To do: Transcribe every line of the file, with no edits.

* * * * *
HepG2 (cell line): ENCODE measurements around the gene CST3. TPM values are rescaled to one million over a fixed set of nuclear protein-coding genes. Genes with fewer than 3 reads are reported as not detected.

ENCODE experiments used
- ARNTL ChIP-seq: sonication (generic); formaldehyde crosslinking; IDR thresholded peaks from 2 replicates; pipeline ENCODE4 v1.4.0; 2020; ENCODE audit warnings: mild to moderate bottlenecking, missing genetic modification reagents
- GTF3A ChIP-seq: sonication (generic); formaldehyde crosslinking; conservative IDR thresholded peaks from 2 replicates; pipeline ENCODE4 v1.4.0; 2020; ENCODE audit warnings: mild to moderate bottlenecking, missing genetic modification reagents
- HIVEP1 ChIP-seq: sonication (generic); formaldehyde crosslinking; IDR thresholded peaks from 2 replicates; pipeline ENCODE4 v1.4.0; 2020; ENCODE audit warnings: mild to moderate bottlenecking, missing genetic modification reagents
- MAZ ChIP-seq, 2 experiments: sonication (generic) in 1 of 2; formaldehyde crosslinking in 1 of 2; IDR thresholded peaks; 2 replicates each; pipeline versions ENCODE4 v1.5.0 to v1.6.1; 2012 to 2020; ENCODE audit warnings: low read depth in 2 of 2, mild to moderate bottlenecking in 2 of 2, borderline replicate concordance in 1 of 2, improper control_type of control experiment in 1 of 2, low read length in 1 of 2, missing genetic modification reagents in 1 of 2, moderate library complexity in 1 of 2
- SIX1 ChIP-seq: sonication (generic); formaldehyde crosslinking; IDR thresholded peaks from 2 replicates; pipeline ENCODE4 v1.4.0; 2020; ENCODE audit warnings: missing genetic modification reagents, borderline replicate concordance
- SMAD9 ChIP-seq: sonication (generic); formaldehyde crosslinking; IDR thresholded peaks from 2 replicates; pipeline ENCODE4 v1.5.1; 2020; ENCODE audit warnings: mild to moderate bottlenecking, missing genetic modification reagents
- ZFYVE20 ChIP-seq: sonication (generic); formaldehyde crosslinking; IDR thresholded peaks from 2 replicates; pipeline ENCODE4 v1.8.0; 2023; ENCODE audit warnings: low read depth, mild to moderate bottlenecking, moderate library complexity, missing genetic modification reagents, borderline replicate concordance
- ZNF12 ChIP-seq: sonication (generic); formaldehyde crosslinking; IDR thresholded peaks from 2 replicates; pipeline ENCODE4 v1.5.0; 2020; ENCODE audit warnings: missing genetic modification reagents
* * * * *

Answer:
HepG2 (cell line): ENCODE measurements around the gene CST3. TPM values are rescaled to one million over a fixed set of nuclear protein-coding genes. Genes with fewer than 3 reads are reported as not detected.

ENCODE experiments used
- ARNTL ChIP-seq: sonication (generic); formaldehyde crosslinking; IDR thresholded peaks from 2 replicates; pipeline ENCODE4 v1.4.0; 2020; ENCODE audit warnings: mild to moderate bottlenecking, missing genetic modification reagents
- GTF3A ChIP-seq: sonication (generic); formaldehyde crosslinking; conservative IDR thresholded peaks from 2 replicates; pipeline ENCODE4 v1.4.0; 2020; ENCODE audit warnings: mild to moderate bottlenecking, missing genetic modification reagents
- HIVEP1 ChIP-seq: sonication (generic); formaldehyde crosslinking; IDR thresholded peaks from 2 replicates; pipeline ENCODE4 v1.4.0; 2020; ENCODE audit warnings: mild to moderate bottlenecking, missing genetic modification reagents
- MAZ ChIP-seq, 2 experiments: sonication (generic) in 1 of 2; formaldehyde crosslinking in 1 of 2; IDR thresholded peaks; 2 replicates each; pipeline versions ENCODE4 v1.5.0 to v1.6.1; 2012 to 2020; ENCODE audit warnings: low read depth in 2 of 2, mild to moderate bottlenecking in 2 of 2, borderline replicate concordance in 1 of 2, improper control_type of control experiment in 1 of 2, low read length in 1 of 2, missing genetic modification reagents in 1 of 2, moderate library complexity in 1 of 2
- SIX1 ChIP-seq: sonication (generic); formaldehyde crosslinking; IDR thresholded peaks from 2 replicates; pipeline ENCODE4 v1.4.0; 2020; ENCODE audit warnings: missing genetic modification reagents, borderline replicate concordance
- SMAD9 ChIP-seq: sonication (generic); formaldehyde crosslinking; IDR thresholded peaks from 2 replicates; pipeline ENCODE4 v1.5.1; 2020; ENCODE audit warnings: mild to moderate bottlenecking, missing genetic modification reagents
- ZFYVE20 ChIP-seq: sonication (generic); formaldehyde crosslinking; IDR thresholded peaks from 2 replicates; pipeline ENCODE4 v1.8.0; 2023; ENCODE audit warnings: low read depth, mild to moderate bottlenecking, moderate library complexity, missing genetic modification reagents, borderline replicate concordance
- ZNF12 ChIP-seq: sonication (generic); formaldehyde crosslinking; IDR thresholded peaks from 2 replicates; pipeline ENCODE4 v1.5.0; 2020; ENCODE audit warnings: missing genetic modification reagents